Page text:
Friday, 3 February 2012

Thyestes @ Carriage Works

Thank you to my friends Dave and Kerensa for inviting me to see Thyestes with them on Wednesday night. Hosted by the excellent Belvoir Company, the play was staged at the Carriage Works in Everleigh, rather than their usual home in Surry Hills.

If, like me, you didn't know that Thyestes was a Greek tragedy first performed in the first century. You might not know that it was also the inspiration behind Shakespeare's Titus Andronicas.

The cast were performing a thoroughly modern adaptation of the play that they had co-written and first performed in Melbourne 2010.

At the start of the play the curtains rose simultaneously at the front and back of the stage. I initially thought we were looking into a huge mirror before realising that the stage was open to the audience on both side. A unique concept I haven't seen before.

Above and below the stage were rolling LCD displays which condensed the thrust of the scene into a couple of sentences. The actors barely sought to develop the plot. What they did do, in a very modern context, was seek to develop the characters and emotional story of the play.

It sounds like an odd concept and it was. However, it worked and was very engaging. Particularly during the first half of the play, I have hardly seen a more engaged audience. We were laughing out load and bouncing along to the music blaring from the iPod.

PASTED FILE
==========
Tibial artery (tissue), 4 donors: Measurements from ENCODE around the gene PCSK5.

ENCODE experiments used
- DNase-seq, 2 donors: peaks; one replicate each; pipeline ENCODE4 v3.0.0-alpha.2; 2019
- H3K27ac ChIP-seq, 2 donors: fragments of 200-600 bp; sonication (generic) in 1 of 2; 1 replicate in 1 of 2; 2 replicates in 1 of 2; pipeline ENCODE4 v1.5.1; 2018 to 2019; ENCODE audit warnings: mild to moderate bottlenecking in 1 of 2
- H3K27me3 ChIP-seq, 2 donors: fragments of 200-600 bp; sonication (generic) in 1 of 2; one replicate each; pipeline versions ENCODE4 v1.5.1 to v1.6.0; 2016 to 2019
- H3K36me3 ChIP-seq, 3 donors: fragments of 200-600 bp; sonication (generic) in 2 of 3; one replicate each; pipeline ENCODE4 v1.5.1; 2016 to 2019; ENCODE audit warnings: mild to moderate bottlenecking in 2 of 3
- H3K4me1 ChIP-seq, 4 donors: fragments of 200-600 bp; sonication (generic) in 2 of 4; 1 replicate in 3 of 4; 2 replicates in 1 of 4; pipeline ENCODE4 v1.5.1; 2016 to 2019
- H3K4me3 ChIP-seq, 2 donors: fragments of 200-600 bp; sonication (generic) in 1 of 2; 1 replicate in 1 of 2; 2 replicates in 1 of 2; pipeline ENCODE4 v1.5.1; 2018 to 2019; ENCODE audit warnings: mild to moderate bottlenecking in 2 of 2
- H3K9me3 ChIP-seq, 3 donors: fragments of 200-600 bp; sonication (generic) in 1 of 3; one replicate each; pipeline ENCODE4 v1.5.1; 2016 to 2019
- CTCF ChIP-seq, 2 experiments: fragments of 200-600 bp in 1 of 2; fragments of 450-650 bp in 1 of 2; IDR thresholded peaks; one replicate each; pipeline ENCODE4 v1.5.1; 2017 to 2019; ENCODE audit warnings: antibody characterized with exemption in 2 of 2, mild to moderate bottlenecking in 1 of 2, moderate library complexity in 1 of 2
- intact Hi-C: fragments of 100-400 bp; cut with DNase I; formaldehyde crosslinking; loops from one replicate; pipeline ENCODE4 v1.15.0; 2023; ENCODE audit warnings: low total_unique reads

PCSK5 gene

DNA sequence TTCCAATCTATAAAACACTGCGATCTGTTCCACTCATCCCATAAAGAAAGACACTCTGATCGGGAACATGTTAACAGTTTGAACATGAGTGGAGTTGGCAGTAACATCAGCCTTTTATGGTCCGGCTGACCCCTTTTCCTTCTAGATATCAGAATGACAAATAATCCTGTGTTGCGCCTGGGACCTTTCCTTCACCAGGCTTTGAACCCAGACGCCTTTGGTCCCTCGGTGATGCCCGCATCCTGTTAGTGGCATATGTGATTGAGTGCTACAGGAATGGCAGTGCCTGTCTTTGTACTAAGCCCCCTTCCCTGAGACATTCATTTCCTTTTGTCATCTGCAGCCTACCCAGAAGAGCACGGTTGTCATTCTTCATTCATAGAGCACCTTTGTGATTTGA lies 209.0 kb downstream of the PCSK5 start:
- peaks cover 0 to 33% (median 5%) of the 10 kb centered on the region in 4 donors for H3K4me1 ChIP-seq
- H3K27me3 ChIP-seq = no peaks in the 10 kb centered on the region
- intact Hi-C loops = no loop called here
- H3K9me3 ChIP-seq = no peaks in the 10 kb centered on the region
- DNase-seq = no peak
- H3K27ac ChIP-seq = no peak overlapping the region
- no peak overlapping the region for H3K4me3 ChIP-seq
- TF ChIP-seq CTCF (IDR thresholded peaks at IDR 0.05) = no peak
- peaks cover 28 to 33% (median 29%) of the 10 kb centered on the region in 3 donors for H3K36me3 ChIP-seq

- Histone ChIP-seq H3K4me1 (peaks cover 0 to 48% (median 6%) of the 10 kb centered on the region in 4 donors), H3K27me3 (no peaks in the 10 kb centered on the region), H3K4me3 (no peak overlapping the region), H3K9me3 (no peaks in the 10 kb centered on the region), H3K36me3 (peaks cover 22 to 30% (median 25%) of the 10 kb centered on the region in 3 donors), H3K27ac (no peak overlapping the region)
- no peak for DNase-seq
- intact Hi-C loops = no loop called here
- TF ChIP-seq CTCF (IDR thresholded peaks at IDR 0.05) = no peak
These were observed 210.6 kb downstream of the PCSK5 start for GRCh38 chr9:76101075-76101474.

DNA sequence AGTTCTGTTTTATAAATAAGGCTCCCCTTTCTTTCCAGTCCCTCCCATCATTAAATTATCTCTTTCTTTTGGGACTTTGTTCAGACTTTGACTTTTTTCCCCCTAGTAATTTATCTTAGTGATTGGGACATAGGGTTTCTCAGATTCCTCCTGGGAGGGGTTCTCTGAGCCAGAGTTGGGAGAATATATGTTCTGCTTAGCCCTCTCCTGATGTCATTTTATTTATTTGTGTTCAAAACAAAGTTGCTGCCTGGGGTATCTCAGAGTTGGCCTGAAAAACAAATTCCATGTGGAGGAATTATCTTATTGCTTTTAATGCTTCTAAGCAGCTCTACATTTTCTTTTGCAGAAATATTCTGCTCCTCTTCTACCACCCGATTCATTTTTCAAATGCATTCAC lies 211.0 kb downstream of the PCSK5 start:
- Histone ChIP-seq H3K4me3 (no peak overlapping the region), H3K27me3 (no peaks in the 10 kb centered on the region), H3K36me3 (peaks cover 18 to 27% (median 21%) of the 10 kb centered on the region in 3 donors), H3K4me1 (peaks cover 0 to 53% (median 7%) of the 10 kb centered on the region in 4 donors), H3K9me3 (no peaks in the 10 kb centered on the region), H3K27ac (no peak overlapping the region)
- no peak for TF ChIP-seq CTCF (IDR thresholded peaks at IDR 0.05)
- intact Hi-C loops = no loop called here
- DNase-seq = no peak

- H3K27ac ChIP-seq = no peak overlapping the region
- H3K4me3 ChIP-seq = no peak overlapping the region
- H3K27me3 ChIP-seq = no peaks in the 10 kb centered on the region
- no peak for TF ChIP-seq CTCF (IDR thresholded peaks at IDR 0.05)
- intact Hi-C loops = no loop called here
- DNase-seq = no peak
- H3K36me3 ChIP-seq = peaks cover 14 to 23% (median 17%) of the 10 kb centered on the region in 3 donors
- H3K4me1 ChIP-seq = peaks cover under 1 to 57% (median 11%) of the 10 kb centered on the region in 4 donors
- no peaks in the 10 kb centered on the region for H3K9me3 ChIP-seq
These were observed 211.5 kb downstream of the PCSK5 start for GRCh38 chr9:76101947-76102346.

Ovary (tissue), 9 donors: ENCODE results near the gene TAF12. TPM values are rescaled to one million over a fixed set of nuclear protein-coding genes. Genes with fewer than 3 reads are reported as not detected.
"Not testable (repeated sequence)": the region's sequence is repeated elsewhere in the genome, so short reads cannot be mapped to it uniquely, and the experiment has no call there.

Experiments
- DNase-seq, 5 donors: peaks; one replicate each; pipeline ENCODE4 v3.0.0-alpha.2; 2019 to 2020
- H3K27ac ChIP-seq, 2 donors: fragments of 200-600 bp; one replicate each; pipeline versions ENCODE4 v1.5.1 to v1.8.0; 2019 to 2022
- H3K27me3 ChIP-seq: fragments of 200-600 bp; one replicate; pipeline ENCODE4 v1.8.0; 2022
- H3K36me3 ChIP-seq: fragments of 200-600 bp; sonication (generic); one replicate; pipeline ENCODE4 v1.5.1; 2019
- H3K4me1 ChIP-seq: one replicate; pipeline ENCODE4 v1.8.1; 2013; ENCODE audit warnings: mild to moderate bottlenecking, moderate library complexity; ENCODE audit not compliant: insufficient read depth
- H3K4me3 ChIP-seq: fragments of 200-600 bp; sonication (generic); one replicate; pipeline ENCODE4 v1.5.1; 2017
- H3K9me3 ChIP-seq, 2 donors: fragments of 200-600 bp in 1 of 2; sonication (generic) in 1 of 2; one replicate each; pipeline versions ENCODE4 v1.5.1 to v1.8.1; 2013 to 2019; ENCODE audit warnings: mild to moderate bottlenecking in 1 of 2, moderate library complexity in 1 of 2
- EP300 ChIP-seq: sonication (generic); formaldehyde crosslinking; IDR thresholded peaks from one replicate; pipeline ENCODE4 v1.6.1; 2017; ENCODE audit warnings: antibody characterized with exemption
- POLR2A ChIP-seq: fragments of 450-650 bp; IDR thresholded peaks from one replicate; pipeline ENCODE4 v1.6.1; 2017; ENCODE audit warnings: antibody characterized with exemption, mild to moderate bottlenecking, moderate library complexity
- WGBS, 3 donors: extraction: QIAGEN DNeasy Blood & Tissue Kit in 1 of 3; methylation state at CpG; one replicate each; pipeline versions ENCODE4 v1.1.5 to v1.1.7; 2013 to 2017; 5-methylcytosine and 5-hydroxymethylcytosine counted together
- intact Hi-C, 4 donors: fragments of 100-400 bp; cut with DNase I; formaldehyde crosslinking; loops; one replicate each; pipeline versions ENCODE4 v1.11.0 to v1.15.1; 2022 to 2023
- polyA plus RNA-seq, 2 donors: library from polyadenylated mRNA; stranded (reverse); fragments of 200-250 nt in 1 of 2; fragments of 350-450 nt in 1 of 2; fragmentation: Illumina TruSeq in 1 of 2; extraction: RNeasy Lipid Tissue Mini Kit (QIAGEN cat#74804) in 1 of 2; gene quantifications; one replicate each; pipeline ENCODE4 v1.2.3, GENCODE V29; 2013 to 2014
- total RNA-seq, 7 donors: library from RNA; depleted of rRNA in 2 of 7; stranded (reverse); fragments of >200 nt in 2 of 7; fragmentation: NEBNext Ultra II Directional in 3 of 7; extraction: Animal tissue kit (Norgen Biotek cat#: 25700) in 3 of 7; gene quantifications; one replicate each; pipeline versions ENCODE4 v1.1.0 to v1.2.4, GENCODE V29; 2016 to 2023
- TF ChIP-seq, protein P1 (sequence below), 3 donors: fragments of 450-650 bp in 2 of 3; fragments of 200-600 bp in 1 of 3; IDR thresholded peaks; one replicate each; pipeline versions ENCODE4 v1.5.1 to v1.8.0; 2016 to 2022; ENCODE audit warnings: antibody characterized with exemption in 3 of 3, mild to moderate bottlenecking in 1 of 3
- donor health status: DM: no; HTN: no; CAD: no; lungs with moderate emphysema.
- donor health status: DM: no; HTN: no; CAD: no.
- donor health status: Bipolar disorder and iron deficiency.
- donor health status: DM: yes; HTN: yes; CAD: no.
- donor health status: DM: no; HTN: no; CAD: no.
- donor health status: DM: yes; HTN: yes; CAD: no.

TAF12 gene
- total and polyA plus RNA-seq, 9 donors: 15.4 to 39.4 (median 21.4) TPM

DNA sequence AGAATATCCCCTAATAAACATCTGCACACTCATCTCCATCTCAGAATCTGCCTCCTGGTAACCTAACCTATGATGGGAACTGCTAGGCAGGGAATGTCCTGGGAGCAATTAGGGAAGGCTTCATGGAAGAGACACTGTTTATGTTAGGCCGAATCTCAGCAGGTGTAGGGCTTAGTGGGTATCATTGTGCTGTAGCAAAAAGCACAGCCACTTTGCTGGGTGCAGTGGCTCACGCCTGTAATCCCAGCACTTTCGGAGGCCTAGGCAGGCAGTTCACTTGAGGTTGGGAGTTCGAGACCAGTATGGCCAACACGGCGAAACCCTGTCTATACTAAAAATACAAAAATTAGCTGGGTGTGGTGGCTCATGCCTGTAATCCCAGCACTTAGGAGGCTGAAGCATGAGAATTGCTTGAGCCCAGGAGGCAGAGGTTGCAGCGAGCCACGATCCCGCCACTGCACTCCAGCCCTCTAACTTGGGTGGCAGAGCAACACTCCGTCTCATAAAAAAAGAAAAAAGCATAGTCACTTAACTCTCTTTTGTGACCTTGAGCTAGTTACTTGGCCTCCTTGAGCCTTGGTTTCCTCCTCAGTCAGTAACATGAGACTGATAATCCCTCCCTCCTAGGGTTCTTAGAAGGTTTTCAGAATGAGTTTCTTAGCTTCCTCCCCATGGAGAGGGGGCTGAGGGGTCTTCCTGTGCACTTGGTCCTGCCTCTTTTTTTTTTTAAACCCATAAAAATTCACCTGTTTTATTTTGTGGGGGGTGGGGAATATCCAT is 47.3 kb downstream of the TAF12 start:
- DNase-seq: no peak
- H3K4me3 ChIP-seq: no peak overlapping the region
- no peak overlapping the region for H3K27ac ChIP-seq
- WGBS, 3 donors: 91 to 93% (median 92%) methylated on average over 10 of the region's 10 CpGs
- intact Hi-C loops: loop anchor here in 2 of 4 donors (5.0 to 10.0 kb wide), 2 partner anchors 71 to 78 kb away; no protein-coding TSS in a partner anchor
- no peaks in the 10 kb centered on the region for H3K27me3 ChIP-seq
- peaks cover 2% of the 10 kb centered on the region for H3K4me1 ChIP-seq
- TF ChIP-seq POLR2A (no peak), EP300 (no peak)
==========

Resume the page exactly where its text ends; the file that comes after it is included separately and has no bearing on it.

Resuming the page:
Playing to an audience at the front and back of the stage, it was inevitable that the characters would have their back to you sometimes. When this did happen it could be difficult to hear the actors. While most of the sexual references during the play were cringe worthy / humorous, I found the sixth scene where Atreus was taking revenge on his wife Aerope pushed the boundaries too far.

Despite my minor grumbles, the acting was excellent. With a unique concept and quirky stage it is well worth going before the play ends on 19th February.

If you do go, and work out how the props are manouvered on and off stage please let me know. How did the baby grand piano appear?

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